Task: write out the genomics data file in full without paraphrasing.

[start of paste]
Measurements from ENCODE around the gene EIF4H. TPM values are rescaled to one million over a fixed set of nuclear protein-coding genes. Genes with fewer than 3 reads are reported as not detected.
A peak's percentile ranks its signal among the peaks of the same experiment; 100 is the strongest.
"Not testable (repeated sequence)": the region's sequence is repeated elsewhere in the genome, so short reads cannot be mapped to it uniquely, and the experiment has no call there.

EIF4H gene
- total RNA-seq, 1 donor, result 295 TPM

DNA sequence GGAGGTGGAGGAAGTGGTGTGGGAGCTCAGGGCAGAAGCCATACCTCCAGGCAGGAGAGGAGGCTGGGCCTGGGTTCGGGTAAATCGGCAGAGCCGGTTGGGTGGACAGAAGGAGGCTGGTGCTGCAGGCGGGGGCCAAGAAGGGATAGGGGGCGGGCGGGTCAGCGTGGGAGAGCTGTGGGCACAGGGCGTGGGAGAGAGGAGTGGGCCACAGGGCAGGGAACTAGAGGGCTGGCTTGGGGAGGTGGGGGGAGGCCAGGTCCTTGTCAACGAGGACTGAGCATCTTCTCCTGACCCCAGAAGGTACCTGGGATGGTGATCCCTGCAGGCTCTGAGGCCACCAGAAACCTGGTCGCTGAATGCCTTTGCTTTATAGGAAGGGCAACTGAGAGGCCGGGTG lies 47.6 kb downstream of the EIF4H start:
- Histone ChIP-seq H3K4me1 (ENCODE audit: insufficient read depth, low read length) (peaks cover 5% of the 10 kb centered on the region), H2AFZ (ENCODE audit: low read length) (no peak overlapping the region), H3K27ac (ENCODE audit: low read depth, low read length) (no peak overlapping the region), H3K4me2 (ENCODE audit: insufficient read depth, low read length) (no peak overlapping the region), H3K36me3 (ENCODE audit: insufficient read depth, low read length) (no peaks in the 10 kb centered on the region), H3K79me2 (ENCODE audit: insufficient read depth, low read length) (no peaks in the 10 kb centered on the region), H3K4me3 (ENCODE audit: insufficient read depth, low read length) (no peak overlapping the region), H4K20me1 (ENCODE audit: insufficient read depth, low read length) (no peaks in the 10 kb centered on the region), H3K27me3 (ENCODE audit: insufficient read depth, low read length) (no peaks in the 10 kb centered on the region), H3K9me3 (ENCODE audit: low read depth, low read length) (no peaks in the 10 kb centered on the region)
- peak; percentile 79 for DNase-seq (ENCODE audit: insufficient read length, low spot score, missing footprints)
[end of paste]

Measurements from ENCODE around the gene EIF4H. TPM values are rescaled to one million over a fixed set of nuclear protein-coding genes. Genes with fewer than 3 reads are reported as not detected.
A peak's percentile ranks its signal among the peaks of the same experiment; 100 is the strongest.
"Not testable (repeated sequence)": the region's sequence is repeated elsewhere in the genome, so short reads cannot be mapped to it uniquely, and the experiment has no call there.

EIF4H gene
- total RNA-seq, 1 donor, result 295 TPM

DNA sequence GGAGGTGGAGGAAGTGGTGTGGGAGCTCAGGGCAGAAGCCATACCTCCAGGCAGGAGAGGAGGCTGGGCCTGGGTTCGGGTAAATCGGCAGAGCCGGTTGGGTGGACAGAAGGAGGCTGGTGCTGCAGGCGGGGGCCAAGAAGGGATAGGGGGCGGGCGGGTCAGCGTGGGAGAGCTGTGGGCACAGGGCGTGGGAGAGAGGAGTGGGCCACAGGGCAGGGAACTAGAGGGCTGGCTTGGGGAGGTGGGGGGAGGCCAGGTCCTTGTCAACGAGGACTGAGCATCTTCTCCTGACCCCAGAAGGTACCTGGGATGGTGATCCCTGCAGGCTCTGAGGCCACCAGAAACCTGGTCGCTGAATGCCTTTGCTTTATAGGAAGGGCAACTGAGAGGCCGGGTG lies 47.6 kb downstream of the EIF4H start:
- Histone ChIP-seq H3K4me1 (ENCODE audit: insufficient read depth, low read length) (peaks cover 5% of the 10 kb centered on the region), H2AFZ (ENCODE audit: low read length) (no peak overlapping the region), H3K27ac (ENCODE audit: low read depth, low read length) (no peak overlapping the region), H3K4me2 (ENCODE audit: insufficient read depth, low read length) (no peak overlapping the region), H3K36me3 (ENCODE audit: insufficient read depth, low read length) (no peaks in the 10 kb centered on the region), H3K79me2 (ENCODE audit: insufficient read depth, low read length) (no peaks in the 10 kb centered on the region), H3K4me3 (ENCODE audit: insufficient read depth, low read length) (no peak overlapping the region), H4K20me1 (ENCODE audit: insufficient read depth, low read length) (no peaks in the 10 kb centered on the region), H3K27me3 (ENCODE audit: insufficient read depth, low read length) (no peaks in the 10 kb centered on the region), H3K9me3 (ENCODE audit: low read depth, low read length) (no peaks in the 10 kb centered on the region)
- peak; percentile 79 for DNase-seq (ENCODE audit: insufficient read length, low spot score, missing footprints)